Job quality refers to the positive attributes that ensure a role is interesting, offers development, pays well and attracts long term workers. This is a key concept of importance to organisations, industries and developed countries, as they struggle to remain economically viable in a fast changing world and deal with multi-generational workforces.
Some of the issues surrounding the importance of job quality include the changing of the demographic populous, the distribution of ‘good’ and bad’ jobs across the service sector in addition to social and health implications for developed nations.
Some of the characteristics attributed to job quality include:
• financial rewards,
• promotion ability;
• interest; and
• interpersonal relationships.
These characteristics are related to job design, which means the way in which work activities are united to create a job. The general aspects that are included in job design are:
• skill variety (the variety of different skills and talents, workers use in their roles);
• task identity (the degree to which an employee can complete a task start to finish and see the outcome);
• task significance (the impact this job has on other people or the business);
• autonomy (the freedom the worker has to be autonomous);
• feedback (the level of intrinsic feedback received from the actual job itself) and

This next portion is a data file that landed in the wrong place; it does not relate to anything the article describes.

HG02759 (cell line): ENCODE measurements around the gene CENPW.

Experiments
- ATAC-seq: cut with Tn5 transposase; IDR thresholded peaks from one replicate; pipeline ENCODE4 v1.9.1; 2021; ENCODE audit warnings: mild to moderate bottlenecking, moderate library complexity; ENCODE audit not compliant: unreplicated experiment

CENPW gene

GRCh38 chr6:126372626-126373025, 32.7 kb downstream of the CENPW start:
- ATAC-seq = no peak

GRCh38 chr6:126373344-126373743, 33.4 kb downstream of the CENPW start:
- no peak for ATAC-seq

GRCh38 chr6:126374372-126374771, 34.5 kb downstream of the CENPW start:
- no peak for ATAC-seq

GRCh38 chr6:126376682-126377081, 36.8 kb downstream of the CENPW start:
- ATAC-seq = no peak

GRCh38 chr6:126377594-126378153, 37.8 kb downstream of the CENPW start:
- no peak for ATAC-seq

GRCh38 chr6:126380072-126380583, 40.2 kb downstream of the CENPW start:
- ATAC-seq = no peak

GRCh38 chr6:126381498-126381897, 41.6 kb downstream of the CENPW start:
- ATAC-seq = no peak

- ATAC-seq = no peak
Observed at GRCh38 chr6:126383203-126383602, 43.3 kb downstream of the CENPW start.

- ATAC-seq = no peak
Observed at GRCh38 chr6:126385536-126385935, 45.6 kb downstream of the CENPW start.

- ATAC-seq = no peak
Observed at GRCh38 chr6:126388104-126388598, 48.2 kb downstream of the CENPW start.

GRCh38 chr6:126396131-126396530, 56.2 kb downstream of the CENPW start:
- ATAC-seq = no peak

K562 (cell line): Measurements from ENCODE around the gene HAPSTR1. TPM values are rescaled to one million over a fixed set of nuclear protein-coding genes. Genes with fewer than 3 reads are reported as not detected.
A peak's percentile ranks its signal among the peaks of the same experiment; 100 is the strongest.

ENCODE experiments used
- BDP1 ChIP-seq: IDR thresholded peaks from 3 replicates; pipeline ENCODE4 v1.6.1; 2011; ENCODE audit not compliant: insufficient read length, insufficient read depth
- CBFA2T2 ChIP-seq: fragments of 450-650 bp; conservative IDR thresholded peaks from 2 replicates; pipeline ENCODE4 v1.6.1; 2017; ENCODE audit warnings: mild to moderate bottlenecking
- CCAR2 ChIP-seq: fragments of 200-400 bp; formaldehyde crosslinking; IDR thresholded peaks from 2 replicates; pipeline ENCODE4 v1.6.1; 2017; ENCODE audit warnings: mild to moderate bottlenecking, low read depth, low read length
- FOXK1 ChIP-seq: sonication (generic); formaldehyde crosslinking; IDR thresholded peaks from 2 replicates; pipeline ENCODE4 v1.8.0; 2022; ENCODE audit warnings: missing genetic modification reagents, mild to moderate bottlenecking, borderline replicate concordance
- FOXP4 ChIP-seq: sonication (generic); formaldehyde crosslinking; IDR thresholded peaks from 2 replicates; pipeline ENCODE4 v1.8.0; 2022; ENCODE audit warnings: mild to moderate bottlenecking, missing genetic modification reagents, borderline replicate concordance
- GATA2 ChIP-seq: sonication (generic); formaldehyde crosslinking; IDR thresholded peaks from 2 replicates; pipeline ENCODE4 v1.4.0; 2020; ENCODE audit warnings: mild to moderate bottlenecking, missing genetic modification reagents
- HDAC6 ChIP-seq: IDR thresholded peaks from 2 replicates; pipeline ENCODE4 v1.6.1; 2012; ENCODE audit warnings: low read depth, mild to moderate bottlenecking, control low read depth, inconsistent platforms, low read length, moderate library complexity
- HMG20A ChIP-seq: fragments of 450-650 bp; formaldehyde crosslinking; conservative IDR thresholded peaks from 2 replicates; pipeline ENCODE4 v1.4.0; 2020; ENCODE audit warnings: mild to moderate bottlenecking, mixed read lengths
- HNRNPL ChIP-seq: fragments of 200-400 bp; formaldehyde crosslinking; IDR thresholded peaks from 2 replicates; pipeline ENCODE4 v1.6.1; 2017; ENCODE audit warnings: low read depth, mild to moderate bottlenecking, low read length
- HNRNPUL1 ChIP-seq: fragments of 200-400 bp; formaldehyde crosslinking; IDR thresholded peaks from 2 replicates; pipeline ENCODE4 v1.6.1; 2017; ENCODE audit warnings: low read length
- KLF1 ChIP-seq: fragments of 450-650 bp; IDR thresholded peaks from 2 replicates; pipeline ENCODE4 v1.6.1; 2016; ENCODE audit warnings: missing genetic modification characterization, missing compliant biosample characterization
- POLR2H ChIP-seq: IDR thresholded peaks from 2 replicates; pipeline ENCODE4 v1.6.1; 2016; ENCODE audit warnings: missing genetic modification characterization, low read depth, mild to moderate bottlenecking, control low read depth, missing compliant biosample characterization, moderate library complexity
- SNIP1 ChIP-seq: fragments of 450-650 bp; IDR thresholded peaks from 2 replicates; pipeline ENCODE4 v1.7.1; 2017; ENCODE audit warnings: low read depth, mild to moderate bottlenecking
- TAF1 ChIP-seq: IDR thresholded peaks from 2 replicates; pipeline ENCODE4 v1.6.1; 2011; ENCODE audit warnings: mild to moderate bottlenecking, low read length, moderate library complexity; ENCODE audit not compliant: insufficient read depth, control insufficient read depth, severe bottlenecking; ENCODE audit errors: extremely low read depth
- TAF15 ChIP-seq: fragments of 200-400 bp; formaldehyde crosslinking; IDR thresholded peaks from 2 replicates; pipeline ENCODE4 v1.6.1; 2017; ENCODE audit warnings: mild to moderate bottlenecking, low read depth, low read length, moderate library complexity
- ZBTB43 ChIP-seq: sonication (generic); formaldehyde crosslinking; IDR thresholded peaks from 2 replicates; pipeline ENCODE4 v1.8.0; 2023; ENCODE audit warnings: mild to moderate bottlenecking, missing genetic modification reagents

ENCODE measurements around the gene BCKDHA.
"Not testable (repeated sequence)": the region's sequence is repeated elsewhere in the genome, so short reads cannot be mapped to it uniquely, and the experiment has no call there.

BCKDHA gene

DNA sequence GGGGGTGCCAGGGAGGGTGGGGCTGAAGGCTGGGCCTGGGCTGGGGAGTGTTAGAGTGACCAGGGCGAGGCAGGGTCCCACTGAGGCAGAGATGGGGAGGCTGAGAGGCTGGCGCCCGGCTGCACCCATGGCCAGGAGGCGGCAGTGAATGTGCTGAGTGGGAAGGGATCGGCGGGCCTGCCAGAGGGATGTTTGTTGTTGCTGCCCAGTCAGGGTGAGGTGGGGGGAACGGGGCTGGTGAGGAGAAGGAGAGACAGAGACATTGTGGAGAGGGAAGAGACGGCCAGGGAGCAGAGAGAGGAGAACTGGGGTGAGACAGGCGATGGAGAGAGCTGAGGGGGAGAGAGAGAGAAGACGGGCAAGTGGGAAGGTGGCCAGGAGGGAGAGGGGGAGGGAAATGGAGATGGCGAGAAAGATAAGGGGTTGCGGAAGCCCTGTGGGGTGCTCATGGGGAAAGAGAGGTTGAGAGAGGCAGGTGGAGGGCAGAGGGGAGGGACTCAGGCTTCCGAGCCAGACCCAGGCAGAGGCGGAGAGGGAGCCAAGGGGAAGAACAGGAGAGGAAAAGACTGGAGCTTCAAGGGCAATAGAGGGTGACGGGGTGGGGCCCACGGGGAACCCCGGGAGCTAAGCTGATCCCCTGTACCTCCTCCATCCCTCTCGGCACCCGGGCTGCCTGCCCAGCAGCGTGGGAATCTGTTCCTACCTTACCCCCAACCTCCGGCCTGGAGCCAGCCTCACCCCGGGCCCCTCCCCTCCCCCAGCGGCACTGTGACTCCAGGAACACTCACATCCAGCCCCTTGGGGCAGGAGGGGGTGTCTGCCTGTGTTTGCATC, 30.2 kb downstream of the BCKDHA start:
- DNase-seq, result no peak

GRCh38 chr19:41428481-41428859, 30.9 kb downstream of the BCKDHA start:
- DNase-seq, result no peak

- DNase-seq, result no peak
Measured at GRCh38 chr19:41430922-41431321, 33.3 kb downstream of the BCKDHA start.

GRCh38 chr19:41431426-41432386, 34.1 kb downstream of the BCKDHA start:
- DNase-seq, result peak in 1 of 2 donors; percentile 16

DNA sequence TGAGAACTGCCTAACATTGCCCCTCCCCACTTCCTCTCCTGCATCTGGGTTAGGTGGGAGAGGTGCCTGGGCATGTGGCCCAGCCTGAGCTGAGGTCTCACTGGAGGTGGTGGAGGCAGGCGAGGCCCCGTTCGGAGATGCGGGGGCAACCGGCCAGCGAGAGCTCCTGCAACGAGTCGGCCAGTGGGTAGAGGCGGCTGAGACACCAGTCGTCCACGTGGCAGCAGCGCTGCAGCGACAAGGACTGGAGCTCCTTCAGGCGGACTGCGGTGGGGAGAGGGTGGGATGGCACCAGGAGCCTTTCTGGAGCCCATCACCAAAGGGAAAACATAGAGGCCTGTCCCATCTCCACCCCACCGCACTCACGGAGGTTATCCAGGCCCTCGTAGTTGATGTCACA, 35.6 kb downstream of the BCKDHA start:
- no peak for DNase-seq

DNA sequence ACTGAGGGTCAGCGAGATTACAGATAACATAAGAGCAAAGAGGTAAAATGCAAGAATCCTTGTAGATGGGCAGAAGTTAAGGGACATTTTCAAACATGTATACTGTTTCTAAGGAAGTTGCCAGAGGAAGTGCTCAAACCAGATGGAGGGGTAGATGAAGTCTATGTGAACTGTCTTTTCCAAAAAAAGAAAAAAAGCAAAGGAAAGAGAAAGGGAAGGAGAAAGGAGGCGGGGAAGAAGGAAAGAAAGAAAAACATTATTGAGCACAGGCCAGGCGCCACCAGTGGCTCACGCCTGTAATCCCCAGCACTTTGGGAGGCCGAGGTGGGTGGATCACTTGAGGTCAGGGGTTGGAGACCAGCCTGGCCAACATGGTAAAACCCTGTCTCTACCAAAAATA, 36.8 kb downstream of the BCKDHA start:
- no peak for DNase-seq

• personal/work outcomes relating to these aspects.
In today’s service based economy, job quality encompasses not only the specific characteristics of the job, but additionally interpersonal relationships that workers form, through their job and social work group.
So why is it important?
Back in 1975, Hackman and Oldham found job dimensions were definitely interconnected to work fulfilment and motivation. Grzywacz & Doley developed five distinct employment types in 2003:
• economically good,
• psychologically good,
• barely adequate, and
Less than optimal jobs had strong links to mental and health issues. Further research followed into the links between health and job quality (Broom et al 2006). In this study, low value jobs, typified by job insecurity, and job stressors were found to have positive links to heightened health issues. These links were found to be the same as those found in the unemployed.
One of the reasons why developed nations have increasing interest in job quality is due to the demographic transition to an aging workforce. The new and uncertain pressure of an ageing population, not only impacts the nation’s Gross Domestic Product, but will continue to drain governmental services for the foreseeable future. A heightened percentage of aged persons in society, reduces the amount of eligible tax payers, in comparison to the dependent elderly, with their increased health care needs and infrastructure requirements. Therefore, developed nations are looking for strategies to offset their aging populations such as adopting policies that maintain older workers and their tacit knowledge in the workforce. Older workers may require differing aspects of job quality to encourage their continual presence in the workforce. Keeping this demographic, included in the primary tax belt, is of major significance to our government and to all forward looking business owners. Looking to keep your good staff – look at the quality of your jobs!
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